After days of online debate, a show cancelation, and a last-minute rebooking away from Capitol Hill, Buju Banton's Seattle performance went on without complication at Studio Seven on September 27. Protest was virtually nonexistent, amounting to rumors of a lone individual passing out fliers with lyrics to "Boom Bye Bye," Banton's infamously inflammatory song advocating violence against homosexuals, which was the source of the controversy [see "Bad Buju," Sept 28]. While the specter of the controversy loomed over the evening's festivities, the show ultimately amounted to little more than an entertaining night of drinking and dancing, not protesting.
Word of the late performance's increased attention had made its way into Studio Seven's earlier all-ages concert, with some audience members commenting quietly among themselves about the situation. Outside, the line grew down the block, with most conversations lingering on everyday topics. The most passionate reactions came in response to the logistics of the night, as some attendees didn't find out until they arrived at Neumo's about the show's rebooking across the city.
Questions regarding Buju Banton's homophobic statements were met with ambivalence. One male shrugged when asked about the situation. "It was 15 years ago... I mean, I am African. When I first moved here, I didn't like gays, but since then I've grown to tolerate them."
As the doors opened to let customers into the show, any tension that had existed dissipated as people headed to the bar; business as usual. A bartender described the hours leading to the concert as "shit" to a customer, going on to say, "They've been calling and leaving messages all day. It's like, 'Fuck you!'" raising her hands in disgust over the day's contentiousness.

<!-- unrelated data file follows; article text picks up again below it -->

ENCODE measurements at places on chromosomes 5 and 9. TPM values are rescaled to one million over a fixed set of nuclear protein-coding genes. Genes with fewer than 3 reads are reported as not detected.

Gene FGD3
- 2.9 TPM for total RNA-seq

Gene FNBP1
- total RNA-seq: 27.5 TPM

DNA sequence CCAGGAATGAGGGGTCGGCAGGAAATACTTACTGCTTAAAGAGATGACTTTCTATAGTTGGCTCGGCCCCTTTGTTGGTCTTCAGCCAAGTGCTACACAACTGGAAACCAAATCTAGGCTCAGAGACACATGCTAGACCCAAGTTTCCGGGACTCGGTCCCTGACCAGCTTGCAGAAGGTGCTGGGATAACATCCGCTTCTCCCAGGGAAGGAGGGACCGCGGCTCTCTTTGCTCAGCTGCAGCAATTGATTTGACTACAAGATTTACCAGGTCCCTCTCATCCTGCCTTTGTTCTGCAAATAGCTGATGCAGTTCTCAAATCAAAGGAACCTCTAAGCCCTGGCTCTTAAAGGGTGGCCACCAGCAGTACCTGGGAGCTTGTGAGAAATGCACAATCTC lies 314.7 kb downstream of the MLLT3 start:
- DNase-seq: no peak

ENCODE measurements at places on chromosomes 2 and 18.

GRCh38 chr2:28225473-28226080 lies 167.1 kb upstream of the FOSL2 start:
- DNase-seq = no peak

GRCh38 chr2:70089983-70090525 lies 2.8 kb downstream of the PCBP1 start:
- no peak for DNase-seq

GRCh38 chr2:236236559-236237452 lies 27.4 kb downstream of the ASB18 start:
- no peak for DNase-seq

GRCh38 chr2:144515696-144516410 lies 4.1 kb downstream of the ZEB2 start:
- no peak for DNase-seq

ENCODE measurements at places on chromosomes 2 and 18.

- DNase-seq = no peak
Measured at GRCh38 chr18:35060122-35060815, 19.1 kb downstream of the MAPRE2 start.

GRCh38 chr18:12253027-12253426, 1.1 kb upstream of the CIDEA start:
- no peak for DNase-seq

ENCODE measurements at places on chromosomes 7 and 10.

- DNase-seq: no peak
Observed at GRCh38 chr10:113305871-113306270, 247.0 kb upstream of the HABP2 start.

Buju Banton took the stage in a bright-red Che Guevara T-shirt to rapturous applause just after 1:00 a.m. In all of the discussion of Banton on various blogs, little mention was made of how engaging a performer the man is. Banton commanded the attention of everyone in attendance, jumping, high-stepping, and dashing from one side of the stage to the other with the energy (and sweat production) of an aerobics instructor, singing every song with conviction. The set spanned continents and genres, with incorporation of American surf-rock classics and African folk songs, all morphed into a dancehall/reggae template. Touring in support of his latest album, Too Bad, Banton played a combination of newer material and favorites, but upon the request of Studio Seven owner Tracy Moody, the singer avoided playing or even alluding to "Boom Bye Bye."
As the set progressed, Banton began to slip in thinly veiled statements regarding the controversy. At various points in the evening, he positioned himself as a soldier in the "spiritual battle" between good and evil, with those in the audience also having chosen the side of good. He expressed the importance of freedom of speech and spoke words of tolerance, but was also unapologetic and defiant, never denouncing his past statements. Instead, he blasted his critics, saying they needed to do more research, that he was far from the "monster" they've made him out to be in their "concocted bullshit." Banton described himself as the victim of a "dehumanization campaign" by "the gays." These statements were well received by some audience members, while others just waited for the next song to start.
The show concluded around 2:30 a.m. with an energetic encore and words of gratitude from Buju Banton for his audience and supporters before he left the stage. The concert was ultimately an anticlimax to the days of heated debate and speculation. The evening ended with no protests, no threats, no violence, and no calls to action against homosexuals. Banton's tour bus loaded up at the rear of the club, preparing to leave for the next stops on the tour, with early reports of similar controversy and more show cancelations just starting to percolate around the internet.
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When informed of the lack of protests, Neumo's co-owner/booker Steven Severin expressed disappointment at the whole situation and a desire to move on. "I find it a little frustrating that people can come and protest here, but when it gets a little inconvenient, no one shows up. We received hundreds of e-mails and phone calls" that ultimately prompted the show's cancelation out of public-safety concerns.
"Everyone can cause a big stink," Severin says, "but they don't realize that that big stink cost us a lot of money." With a hint of resignation, he sighs, "I just want to get back to booking great shows and bringing in good music."